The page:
On the COVID Frontlines with Rosina, Travel RN
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On the COVID Frontlines with Rosina, Travel RN

May 13, 2020

What made you decide to raise your hand to join the fight against COVID-19?

I’m originally from New York and I have a lot of family and friends that are nurses up here or in the medical field. When this all started, I heard about it going on overseas but didn’t ever expect it to hit my backyard. Then I started hearing stories from friends, and seeing the death reports, and it was just devastating.  

A lot of nurses are getting backlash for taking assignments in communities hit hard by COVID. I’ve gotten pressure from my family. They’ve said things like, you’re crazy for going there, what’s wrong with you?  

People accuse travel nurses for going after the money. It has nothing to do with money. You could not pay nurses enough up here to do what they’re doing. Especially staff nurses. To go from having one COVID patient to an entire hospital filled with patients within one week is crazy.  

My heart just started hurting for the nurses. There’s already so much on your plate as a nurse. I know what it feels like to have one or two nurses miss a shift, let alone to have all these units pop up with no one to staff them.  

And it’s not going to stop. I have a soft spot with that. I just felt the need to go. My family was strongly against it, but I had to. There’s something in me that was just kept telling me I needed to go.  

So I talked with Sam, my recruiter, about it and we found an assignment in New Jersey. 


You have dealt with so much with this assignment. Have you had a breaking point?

On Saturday, I felt super defeated. I am pushing meds nonstop. I have seven critical drips hanging on a patient to keep them sedated because they have a tube in their throat.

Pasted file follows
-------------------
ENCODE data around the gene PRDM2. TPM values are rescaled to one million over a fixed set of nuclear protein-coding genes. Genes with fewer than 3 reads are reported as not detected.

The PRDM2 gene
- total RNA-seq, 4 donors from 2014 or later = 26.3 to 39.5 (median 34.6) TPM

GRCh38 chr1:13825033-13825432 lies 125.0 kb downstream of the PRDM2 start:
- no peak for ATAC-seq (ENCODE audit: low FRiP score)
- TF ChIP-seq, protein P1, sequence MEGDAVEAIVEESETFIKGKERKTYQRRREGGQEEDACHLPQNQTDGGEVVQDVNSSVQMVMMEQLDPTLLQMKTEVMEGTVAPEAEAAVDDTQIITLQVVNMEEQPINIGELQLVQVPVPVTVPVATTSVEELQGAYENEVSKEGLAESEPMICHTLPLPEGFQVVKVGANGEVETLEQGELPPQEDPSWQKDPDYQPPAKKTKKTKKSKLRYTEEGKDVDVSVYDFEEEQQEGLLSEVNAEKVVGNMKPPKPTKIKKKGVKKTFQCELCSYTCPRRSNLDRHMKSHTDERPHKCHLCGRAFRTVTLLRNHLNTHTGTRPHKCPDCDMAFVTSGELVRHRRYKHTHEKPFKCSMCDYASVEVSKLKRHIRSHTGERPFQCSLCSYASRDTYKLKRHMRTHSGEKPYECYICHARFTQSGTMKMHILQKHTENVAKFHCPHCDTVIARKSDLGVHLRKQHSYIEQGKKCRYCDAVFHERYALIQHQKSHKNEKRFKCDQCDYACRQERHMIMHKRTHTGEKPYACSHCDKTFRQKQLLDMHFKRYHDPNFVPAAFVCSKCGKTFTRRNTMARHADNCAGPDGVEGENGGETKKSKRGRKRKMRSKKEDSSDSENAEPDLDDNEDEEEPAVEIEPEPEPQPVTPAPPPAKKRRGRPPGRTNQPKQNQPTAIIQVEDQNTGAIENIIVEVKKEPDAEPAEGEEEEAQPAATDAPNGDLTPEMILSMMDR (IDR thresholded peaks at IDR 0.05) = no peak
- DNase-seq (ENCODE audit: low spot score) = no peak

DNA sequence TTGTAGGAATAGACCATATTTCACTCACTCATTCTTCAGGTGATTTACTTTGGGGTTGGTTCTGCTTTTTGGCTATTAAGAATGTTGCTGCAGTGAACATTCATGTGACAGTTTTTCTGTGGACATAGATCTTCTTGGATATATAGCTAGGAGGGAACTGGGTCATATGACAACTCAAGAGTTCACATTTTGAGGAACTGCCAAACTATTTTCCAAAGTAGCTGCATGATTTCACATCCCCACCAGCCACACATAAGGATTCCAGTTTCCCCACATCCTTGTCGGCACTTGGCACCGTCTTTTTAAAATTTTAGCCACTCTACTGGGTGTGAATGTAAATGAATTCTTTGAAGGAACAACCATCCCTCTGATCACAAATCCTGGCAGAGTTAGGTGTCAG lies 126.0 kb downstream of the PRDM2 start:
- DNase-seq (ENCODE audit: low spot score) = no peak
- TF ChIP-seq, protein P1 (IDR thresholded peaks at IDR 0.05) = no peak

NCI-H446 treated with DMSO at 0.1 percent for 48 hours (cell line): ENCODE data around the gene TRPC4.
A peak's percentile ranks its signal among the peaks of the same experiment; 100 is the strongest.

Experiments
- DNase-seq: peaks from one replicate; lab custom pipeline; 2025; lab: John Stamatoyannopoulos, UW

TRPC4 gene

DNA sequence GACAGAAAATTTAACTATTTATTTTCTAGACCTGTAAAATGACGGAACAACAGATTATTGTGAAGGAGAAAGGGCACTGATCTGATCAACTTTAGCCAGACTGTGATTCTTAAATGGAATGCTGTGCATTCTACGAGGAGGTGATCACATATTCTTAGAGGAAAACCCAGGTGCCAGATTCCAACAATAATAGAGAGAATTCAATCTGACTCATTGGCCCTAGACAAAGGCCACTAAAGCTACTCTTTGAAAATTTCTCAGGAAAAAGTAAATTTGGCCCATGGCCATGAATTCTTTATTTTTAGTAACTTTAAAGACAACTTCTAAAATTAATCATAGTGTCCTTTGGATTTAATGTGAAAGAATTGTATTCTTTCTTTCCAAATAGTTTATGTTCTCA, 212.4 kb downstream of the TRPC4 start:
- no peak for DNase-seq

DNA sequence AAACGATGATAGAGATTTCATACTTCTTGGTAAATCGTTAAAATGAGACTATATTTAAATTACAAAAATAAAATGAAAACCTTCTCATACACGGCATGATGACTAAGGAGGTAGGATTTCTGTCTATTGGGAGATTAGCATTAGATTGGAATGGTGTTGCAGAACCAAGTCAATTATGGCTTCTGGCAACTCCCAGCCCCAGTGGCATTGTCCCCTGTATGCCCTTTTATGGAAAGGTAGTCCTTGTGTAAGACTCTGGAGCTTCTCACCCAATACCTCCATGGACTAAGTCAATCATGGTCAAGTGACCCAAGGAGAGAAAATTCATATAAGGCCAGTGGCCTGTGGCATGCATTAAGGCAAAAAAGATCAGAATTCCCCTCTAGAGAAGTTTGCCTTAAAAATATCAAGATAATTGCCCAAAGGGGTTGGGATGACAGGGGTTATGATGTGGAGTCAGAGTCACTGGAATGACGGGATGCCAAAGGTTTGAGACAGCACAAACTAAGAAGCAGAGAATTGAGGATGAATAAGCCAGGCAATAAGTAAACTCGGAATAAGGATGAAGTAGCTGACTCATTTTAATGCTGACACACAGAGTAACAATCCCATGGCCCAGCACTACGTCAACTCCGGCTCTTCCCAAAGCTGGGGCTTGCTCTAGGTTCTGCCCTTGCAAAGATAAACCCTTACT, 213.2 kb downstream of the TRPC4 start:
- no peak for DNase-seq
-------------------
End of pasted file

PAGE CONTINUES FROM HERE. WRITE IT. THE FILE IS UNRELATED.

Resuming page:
Right now, we have people in the hospital who were integrated in an ICU and who are now in step down units. How many more deaths are we going to see?  

I’ve had trouble sleeping. I’ve slept one night since I came here. I always just get a just few hours anyways. But I know I’m going to have PTSD. My heart goes out especially to nurses who have been just thrown into this. I’m a traveler, so it’s different. 

I mean, I’ve seen enough stuff to mess me up. But your heart just goes out to the people who were just hit by this.  

I am constantly doing everything you can to keep my patients alive. But you start asking yourself, why am I doing this? It gets really hard. Sometimes you get a win and it feels so good. But then 30 minutes later, you have another patient who you have to do CPR on them. 

It’s like second nature to start doing compressions at this point. I’ve done more compressions here than in the five years of being a nurse. 

I stay with patients and hold their hands, so they don’t have to pass away alone.  

I couldn’t imagine the whole country dealing with this.  

There are no words to explain what we’re facing. Under normal circumstances, as a traveler, staff nurses tend to have a wall up against you. They’ll give you the hardest assignments. You have to prove yourself. But I make sure I do everything they ask and then as what else I can do. So, I’ve made friends at every assignment I’ve been on. I’ve been a nurse for five years. 

But it’s different with this assignment. There is no hostility at all. They staff here are just generally grateful.  


Could you tell us about the photo with your PPE?

Not being able to see smiles has been devastating because it takes away hope.  

Those who know me, or even encounter me for two minutes, know that I’m like Buddy the Elf because, “Smiling is my favorite.” As nurses, we have twisted humor; it comes with the territory. We laugh not to cry. Not being able to see someone smile during this dark time tugs at me throughout the day. I wish these masks could be transparent, so we could at least lend a comforting, in-real-time smile to the patients we extubate and are awake for the first time in weeks, to the ones with more mild cases that are talkies and expressing fearfulness, and to the work family here who has been through hell.  

The head ER nurse knew how I felt about it, so she drew me a ‘stache and smile. It got many compliments and “eye smiles” yesterday.  

This made me think more about what the new world normal is going to look like. A smile may not mean the same thing in every culture, but to me a smile is timeless. It’s something I’ve never taken for granted and it sucks that this virus is taking everything along the spectrum away; from the complexity of a life to a simple smile. 

Do something today to make someone smile, whether you can see it or not. ? 


What do you think were some of the factors that tipped the scales of this pandemic?